Pathos – God of Internet Hugs

Pathos is the God of remote love and good wishes sent when the going gets tough. He is the God of cute animal gifs, motivational quotes across photos of the sea and that cat that is “hanging in there baby”. The walls of the temple of Pathos are decorated with inspirational words superimposed on atmospheric images. The building of Pathos’ temples are funded entirely through online emotional blackmail campaigns. Pathos’ power is strengthened by his celestial familiar “Likeus”, who takes the form of an insatiable wolf.

Priests of Pathos are skilled cryptographers. They create elaborate, abstruse coded messages designed to generate masses of attention and sympathy. Some of the greatest examples (which have been recorded in Pathos’ sacred text “The Book of Faces) include;

“Can’t trust no one can you,”
“That’s it! Had enough!”
“At the hospital,”
“Sick of fake friends. It’s just me and the kids from now on,”
and the brief but poignant,

Sadly, the “Book of Faces” can be hard to read for a neophyte, as the fluid approach to spelling and grammar can make things a little hard to follow. When they are not engaged in ciphering or leading worship, the Priests of Pathos generally like to go fishing. This provides both recreation and emotional sustenance. Whenever a catastrophe occurs somewhere in the world they will leave their recreation and leap to their keyboards to send thoughts and prayers.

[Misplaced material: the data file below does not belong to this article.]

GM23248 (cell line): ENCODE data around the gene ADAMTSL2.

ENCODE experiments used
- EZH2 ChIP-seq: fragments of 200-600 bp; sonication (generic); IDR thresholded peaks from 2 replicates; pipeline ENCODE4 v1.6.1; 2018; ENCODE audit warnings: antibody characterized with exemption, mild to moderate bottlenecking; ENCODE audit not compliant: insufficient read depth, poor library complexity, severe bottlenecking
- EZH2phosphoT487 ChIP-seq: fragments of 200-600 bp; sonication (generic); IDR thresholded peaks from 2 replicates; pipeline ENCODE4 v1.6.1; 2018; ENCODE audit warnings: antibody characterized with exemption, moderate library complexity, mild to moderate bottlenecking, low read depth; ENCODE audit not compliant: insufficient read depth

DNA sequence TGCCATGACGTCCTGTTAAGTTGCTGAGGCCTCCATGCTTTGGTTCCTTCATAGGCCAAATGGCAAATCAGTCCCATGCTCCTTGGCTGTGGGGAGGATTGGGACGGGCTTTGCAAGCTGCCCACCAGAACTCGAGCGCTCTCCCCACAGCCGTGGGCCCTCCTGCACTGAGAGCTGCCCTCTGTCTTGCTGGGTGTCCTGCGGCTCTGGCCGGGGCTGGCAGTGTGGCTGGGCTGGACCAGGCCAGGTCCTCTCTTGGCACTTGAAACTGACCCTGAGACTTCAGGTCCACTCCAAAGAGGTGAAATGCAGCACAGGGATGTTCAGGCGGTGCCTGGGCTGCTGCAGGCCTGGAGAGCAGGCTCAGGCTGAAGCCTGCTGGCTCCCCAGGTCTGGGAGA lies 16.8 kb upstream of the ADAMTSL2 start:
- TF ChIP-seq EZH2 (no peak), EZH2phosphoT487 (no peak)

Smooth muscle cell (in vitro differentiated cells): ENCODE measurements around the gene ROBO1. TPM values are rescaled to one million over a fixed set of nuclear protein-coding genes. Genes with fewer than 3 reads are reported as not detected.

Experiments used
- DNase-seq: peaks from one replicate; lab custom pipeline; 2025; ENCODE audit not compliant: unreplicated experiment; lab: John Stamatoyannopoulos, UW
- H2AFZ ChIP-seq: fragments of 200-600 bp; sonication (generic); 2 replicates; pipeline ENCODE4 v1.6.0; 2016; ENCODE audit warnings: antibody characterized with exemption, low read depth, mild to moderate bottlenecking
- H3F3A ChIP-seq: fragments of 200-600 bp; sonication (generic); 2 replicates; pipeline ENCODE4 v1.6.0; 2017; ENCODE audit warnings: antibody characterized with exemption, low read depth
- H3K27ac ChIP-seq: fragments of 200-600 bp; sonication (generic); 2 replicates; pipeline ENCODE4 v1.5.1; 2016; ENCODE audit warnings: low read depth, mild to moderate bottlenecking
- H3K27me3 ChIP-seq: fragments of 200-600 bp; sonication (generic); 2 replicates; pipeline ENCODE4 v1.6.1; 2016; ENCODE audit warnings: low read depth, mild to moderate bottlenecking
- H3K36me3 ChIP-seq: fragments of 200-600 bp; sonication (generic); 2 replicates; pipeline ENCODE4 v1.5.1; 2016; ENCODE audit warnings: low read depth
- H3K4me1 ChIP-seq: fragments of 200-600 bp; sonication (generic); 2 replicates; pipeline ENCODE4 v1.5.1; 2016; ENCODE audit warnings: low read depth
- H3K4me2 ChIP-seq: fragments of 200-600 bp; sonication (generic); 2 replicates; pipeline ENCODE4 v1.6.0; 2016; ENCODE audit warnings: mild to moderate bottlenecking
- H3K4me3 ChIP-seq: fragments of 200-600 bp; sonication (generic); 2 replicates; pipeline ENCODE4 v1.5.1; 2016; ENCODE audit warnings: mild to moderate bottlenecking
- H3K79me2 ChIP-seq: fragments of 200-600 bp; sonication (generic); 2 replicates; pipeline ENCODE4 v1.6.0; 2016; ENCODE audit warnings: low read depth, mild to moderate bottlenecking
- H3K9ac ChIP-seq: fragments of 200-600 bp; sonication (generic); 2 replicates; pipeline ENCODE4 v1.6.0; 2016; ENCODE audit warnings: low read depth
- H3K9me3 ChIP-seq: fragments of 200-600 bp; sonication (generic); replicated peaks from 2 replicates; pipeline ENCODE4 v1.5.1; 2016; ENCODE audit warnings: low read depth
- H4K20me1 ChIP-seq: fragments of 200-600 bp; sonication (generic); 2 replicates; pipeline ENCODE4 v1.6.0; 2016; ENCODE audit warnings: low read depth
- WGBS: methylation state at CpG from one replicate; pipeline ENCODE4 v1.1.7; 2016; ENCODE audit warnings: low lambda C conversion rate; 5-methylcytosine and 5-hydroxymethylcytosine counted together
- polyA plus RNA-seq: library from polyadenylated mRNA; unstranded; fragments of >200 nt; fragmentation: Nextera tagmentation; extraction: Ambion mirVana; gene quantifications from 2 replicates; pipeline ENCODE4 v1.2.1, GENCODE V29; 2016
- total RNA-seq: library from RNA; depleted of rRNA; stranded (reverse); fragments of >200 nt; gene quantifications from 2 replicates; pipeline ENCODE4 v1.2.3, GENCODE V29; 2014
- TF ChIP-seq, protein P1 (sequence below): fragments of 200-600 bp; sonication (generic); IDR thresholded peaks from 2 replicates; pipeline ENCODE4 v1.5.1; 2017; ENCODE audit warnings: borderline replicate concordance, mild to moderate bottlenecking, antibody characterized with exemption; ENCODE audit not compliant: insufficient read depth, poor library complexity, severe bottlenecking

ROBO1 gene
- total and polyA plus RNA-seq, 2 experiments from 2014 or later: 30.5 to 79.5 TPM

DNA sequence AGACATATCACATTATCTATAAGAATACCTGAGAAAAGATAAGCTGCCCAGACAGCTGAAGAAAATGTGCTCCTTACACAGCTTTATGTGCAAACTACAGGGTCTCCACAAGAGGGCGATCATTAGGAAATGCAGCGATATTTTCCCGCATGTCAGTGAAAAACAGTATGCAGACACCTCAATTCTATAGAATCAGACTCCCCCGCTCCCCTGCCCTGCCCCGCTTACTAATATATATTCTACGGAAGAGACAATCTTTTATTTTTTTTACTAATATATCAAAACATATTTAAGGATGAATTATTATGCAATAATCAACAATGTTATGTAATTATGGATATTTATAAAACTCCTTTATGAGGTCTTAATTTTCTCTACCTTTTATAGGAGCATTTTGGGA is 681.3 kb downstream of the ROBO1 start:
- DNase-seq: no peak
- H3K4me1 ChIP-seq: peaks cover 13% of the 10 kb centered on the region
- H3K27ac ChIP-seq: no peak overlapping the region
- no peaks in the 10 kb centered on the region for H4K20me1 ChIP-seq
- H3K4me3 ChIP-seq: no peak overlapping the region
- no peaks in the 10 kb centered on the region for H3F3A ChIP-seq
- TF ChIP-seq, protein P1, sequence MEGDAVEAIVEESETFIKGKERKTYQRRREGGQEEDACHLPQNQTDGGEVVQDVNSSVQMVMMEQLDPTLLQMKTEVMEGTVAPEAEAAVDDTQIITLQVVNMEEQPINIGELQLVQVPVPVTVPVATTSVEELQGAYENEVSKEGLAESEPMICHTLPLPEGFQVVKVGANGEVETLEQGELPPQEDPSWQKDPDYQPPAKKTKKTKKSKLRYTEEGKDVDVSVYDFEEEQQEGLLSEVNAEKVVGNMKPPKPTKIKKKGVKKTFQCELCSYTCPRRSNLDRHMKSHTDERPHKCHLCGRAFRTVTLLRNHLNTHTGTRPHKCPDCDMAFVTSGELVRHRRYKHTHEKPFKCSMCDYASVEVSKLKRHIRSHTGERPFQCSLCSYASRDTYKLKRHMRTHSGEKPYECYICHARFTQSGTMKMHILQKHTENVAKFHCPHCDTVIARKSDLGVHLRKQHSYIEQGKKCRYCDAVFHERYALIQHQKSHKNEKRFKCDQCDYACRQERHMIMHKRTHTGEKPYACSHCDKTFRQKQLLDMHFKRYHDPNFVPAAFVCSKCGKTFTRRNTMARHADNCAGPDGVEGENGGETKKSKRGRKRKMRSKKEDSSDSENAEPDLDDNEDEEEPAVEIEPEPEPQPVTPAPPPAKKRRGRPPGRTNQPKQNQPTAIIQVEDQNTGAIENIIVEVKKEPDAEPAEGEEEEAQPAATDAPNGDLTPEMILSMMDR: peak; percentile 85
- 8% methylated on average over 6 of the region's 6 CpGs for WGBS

Once a year a great festival of Pathos is held where epic theatrical productions are staged. The great writers compete to stage the best tragedy play. The performers comprise a few principal actors, who will deliver lines loaded with mysterious snippets of information from behind masks with frozen expressions. Behind them stands a chorus who beg for detail from the background. The plays are judged by a committee chosen by lot from the audience. The winning playwright is awarded a ceremonial stirring spoon carved from ivy wood. Perhaps the most famous playwright to honour Pathos with his work was S’upocles, best known for his play “Antagonize”.

(Most people won’t read this entry. However,
if you share the word of Pathos, I’ll know who really reads my blog. Please post an eggplant emoji as your status for the next hour to raise awareness of Pathos. When I see who does this I’ll know who really cares.)

 P.S. You okay Hun? PM me.

Thank you to Sarah Shepton for suggesting Pathos. (Sarah, please note that the above does not apply to the pictures of cute otters I occasionally send you. Pictures of cute otters have been shown to be therapeutically effective in peer reviewed double blind studies and therefore are totes’ legit’.)

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